Fritz Lang’s Ministry of Fear is a visually striking thriller based on a novel by Graham Greene. It’s just $15 right now. Lang’s taught-in-film-schools-for-a-reason M is on-sale for just $20 at the moment, too.
I wasn’t really into foreign films until I saw Kieslowski’s Three Colors trilogy ($43), three loosely-related stories of women, love and loss. It should be art-house wank; it’s anything but. (You can get his The Double Life Of Veronique, which stars Red‘s Irene Jacob for $20, too.)
Before The Dark Knight Trilogy, Inception, The Prestige and even Memento, Christopher Nolan debuted with Following ($20). Shot on 16mm with remarkable precision, this neo-noir’s got a lot of the hallmarks that define his film language later on.
The Blob is a midnight matinee that’s actually worth looking at in the daylight. Well-acted, great special effects and editing and it’s just $20.
Alfred Hitchcock! He made a lot of movies that people love! The original version of The Man Who Knew Too Much, starring Peter Lorre, is just $20 right now, as is The 39 Steps, a movie that set the template for much of his later work.
If you ever want to understand why Burt Lancaster and Tony Curtis were so revered, the mean-as-fuck Sweet Smell of Success for $20 will clue you in. You’ll never look at a gossip column the same way.
On the opposite end of the emotional scale, no movie ever made me cry as hard as Paris, Texas ($20). I’m not sure if that’s an endorsement or not, really, but with a screenplay by Sam Shepard, direction from Wim Wenders and an amazing performance from Harry Dean Stanton, you probably want to check it out, too. Of similar mettle is Nicolas Roeg’s Walkabout ($20), a tone poem that explores loneliness and what happens when two cultures meet.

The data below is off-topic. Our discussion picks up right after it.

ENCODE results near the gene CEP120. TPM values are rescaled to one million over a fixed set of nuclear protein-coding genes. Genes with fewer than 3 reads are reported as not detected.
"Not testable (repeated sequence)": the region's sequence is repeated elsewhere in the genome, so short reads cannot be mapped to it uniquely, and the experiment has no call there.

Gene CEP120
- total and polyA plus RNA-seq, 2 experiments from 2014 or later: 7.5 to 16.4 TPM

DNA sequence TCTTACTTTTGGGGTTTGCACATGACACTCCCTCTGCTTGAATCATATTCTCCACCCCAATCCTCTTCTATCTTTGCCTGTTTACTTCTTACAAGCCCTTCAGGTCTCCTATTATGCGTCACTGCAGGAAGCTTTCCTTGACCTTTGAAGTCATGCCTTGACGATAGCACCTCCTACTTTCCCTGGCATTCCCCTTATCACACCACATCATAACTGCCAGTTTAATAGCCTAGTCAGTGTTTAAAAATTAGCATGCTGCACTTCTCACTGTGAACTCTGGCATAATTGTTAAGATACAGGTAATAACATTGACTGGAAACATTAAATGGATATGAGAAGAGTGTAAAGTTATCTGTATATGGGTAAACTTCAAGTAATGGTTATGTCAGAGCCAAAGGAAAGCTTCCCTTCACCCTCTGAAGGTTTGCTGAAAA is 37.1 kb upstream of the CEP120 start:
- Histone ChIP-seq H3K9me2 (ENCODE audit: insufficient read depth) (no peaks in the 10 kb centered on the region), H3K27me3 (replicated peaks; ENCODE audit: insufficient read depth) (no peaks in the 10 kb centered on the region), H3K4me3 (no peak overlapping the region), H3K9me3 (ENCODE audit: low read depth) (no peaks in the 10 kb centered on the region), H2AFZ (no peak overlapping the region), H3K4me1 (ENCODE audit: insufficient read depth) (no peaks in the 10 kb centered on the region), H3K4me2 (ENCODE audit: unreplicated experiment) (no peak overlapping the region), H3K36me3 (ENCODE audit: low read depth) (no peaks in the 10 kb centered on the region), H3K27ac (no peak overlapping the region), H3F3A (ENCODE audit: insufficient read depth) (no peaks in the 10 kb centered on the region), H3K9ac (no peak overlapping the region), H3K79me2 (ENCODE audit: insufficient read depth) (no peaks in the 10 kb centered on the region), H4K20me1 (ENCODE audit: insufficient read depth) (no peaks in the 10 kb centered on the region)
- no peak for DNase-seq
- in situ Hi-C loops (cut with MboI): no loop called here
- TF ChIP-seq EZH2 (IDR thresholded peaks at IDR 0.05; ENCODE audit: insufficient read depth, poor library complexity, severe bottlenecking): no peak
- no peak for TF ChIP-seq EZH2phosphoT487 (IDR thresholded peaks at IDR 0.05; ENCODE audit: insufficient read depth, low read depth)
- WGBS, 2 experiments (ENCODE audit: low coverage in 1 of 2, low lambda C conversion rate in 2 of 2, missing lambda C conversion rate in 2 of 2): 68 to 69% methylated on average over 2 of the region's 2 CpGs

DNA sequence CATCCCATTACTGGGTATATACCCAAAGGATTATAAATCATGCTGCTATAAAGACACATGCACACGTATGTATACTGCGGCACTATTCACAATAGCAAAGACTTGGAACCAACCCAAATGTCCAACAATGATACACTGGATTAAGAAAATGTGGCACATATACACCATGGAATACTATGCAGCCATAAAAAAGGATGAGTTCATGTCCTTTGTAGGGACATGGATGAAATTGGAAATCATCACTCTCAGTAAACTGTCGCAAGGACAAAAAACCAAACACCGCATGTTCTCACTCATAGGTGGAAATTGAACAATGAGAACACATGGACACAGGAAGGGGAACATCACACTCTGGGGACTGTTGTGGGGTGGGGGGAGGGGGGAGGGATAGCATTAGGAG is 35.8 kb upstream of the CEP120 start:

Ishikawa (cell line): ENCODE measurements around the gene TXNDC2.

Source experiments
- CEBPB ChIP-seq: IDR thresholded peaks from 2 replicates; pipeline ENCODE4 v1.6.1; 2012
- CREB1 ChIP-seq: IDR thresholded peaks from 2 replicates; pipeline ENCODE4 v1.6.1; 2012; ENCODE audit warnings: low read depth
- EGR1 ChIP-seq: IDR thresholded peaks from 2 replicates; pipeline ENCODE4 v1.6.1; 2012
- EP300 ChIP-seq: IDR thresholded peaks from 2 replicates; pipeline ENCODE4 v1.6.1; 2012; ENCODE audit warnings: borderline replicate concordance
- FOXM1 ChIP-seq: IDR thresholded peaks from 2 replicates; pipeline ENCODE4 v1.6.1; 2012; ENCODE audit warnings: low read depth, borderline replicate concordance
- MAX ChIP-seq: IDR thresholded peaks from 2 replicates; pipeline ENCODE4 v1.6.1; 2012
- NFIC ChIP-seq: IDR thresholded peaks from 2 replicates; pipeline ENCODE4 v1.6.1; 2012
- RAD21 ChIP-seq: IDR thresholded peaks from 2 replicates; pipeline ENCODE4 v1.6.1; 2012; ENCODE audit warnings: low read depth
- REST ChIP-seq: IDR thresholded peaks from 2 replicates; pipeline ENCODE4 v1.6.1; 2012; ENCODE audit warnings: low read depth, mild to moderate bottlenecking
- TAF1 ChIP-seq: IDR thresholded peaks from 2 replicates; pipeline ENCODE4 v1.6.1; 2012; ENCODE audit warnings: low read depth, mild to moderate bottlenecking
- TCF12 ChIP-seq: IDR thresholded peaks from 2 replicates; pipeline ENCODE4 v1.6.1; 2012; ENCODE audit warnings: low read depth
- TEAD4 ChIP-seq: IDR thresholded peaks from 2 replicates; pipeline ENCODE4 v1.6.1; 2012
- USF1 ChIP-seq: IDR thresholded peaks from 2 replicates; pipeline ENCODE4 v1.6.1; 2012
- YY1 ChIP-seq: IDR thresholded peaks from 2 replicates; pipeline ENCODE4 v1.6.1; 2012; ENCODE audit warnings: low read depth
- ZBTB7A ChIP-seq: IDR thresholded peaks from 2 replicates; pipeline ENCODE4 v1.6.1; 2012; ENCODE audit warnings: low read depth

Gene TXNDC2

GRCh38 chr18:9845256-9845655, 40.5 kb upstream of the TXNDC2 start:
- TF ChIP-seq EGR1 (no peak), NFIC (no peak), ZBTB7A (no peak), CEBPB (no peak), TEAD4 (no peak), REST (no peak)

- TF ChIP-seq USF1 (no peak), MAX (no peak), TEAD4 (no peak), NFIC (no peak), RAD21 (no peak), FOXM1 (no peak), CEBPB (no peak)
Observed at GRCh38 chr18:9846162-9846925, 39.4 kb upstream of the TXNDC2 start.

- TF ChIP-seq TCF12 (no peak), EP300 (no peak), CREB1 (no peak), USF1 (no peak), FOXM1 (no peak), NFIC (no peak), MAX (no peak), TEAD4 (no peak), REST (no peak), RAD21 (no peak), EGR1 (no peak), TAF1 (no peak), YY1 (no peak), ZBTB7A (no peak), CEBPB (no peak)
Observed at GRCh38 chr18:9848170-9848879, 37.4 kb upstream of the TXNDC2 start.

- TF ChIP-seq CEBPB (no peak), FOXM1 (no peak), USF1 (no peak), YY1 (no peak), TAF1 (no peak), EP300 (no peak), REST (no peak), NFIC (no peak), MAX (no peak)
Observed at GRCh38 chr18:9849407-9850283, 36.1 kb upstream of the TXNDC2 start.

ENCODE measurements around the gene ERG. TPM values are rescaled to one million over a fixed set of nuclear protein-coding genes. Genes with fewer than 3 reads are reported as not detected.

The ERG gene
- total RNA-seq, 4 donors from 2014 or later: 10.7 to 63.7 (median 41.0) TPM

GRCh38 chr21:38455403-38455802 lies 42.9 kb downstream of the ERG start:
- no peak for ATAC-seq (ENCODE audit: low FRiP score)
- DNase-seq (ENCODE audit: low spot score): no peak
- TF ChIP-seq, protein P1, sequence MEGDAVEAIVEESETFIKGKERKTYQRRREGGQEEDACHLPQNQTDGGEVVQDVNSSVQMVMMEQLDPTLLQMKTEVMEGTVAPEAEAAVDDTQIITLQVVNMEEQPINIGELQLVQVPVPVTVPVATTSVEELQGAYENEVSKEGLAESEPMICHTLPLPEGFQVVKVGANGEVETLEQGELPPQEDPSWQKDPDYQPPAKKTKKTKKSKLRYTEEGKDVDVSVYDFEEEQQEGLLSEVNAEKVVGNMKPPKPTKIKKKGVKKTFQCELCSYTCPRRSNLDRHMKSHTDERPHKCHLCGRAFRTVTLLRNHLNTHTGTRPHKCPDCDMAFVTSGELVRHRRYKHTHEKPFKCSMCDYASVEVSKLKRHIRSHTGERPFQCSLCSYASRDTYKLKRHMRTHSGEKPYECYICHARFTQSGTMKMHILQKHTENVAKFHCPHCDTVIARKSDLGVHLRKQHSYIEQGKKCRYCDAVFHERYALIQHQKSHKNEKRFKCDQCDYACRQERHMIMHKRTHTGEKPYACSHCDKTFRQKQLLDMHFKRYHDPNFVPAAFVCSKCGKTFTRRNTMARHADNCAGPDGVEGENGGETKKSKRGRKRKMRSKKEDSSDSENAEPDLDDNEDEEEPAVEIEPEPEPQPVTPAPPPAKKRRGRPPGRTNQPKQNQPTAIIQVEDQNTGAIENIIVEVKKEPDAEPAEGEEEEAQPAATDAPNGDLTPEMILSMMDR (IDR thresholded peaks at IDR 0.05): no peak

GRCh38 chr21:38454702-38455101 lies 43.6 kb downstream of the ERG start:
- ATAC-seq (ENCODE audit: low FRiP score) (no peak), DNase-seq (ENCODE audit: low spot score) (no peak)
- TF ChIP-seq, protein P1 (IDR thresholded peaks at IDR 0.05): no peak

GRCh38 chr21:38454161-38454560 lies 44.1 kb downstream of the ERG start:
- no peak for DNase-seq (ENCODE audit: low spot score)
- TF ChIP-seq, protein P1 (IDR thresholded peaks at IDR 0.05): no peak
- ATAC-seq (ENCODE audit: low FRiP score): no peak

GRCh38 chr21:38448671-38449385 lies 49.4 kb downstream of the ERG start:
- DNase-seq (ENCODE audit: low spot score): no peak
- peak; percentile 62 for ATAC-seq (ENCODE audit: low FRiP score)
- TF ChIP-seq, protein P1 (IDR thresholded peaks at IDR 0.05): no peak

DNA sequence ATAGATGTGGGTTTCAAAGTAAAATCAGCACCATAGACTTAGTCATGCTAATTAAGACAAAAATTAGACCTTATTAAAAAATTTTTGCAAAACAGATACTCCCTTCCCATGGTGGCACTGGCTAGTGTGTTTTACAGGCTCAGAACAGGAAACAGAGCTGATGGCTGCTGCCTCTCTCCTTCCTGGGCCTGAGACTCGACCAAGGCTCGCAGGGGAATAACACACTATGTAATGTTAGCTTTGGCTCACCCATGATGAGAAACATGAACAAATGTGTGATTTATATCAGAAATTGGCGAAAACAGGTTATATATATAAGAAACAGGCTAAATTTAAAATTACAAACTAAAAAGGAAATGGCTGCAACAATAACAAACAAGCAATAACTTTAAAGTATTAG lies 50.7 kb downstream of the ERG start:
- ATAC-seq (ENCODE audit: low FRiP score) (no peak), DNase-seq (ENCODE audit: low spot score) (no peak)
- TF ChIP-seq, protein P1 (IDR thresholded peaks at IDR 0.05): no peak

Ernst Lubitsch’s Design for Living ($20) was made in 1933. It is light-years ahead of every mainstream romantic comedy made today, especially when it comes to the woman’s agency. I honestly don’t know if you could get the ending of this movie past studio executives now.
There are others, of course: the frustratingly-close-to-greatness of Heaven’s Gate ($25); Schlesinger’s Midnight Cowboy follow-up Sunday, Bloody Sunday ($20); Fassbinder’s sci-fi epic World on a Wire ($20); Iranian director Abba Kiarostami’s remarkable examination of love, Certified Copy ($20) and so on and so forth. You’ll be rewarded if you do a little digging.
A hatch opens! Who comes out of it?
Linda looks on as brothers bond. Read the new The Line to see what happens next!
Linda has a solution for bad times! As you can imagine, it’s not that easy in the new The Line.
Paperwork! It’s one of the best parts of being a Starfleet captain.
Jerry takes his son for a late-night stroll in the latest The Rack!
What has Paul discovered? Is it gross and weird? Yup, and you can click here to find out what it is.
What’s Lydia mad about? What do ya got? Click here to read the new The Rack!
Short version: it’s not very good. Long version: click here to read it.
What does Paul smell? Click here to read the latest part of our latest storyline and find out the latest!
THE BAD NEWS:
The backup story originally slated to appear in the first issue of Regular Show has been put in a special holding pen, along with the second two-pager I wrote and another story.
THE GOOD NEWS:
My editor Whitney assures me that they will be coming out, in the nearish future, perhaps as part of a thing.
In the meantime, enjoy this portrait of me drawn by Coleman Engle, my collaborator on these stories. I am available for your party and/or corporate event as a professional Hi-Five Ghost impersonator.